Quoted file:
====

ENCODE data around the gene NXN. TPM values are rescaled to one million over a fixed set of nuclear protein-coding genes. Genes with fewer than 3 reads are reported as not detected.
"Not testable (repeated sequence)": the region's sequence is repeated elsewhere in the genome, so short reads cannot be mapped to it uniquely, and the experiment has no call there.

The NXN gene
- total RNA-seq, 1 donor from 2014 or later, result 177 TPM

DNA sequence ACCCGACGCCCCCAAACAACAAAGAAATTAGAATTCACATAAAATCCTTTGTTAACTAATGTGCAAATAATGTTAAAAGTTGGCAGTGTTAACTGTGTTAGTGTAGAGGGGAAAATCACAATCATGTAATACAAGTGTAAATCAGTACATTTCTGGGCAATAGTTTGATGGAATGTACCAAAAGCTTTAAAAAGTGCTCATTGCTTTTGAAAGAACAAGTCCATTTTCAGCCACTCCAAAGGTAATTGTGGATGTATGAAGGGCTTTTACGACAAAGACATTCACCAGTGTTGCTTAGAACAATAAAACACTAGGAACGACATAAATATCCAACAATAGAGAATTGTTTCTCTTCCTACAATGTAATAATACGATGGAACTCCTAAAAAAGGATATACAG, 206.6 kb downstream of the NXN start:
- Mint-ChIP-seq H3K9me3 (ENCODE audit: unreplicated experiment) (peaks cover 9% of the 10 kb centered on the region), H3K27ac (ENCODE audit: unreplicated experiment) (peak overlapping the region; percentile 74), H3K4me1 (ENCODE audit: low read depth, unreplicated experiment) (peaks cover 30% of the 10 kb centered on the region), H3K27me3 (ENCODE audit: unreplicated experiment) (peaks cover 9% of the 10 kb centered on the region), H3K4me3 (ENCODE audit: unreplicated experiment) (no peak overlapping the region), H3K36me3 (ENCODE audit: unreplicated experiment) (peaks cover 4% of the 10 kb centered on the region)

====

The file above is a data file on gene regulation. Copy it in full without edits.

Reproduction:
ENCODE data around the gene NXN. TPM values are rescaled to one million over a fixed set of nuclear protein-coding genes. Genes with fewer than 3 reads are reported as not detected.
"Not testable (repeated sequence)": the region's sequence is repeated elsewhere in the genome, so short reads cannot be mapped to it uniquely, and the experiment has no call there.

The NXN gene
- total RNA-seq, 1 donor from 2014 or later, result 177 TPM

DNA sequence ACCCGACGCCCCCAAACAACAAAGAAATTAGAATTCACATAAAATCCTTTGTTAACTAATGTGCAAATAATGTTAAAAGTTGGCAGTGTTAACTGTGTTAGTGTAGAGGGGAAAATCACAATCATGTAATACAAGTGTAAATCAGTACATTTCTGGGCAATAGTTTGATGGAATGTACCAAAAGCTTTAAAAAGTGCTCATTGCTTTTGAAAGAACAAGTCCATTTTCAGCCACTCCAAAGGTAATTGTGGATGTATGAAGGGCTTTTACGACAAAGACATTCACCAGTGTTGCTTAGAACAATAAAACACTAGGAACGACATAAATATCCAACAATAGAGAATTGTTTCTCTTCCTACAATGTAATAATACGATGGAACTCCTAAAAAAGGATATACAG, 206.6 kb downstream of the NXN start:
- Mint-ChIP-seq H3K9me3 (ENCODE audit: unreplicated experiment) (peaks cover 9% of the 10 kb centered on the region), H3K27ac (ENCODE audit: unreplicated experiment) (peak overlapping the region; percentile 74), H3K4me1 (ENCODE audit: low read depth, unreplicated experiment) (peaks cover 30% of the 10 kb centered on the region), H3K27me3 (ENCODE audit: unreplicated experiment) (peaks cover 9% of the 10 kb centered on the region), H3K4me3 (ENCODE audit: unreplicated experiment) (no peak overlapping the region), H3K36me3 (ENCODE audit: unreplicated experiment) (peaks cover 4% of the 10 kb centered on the region)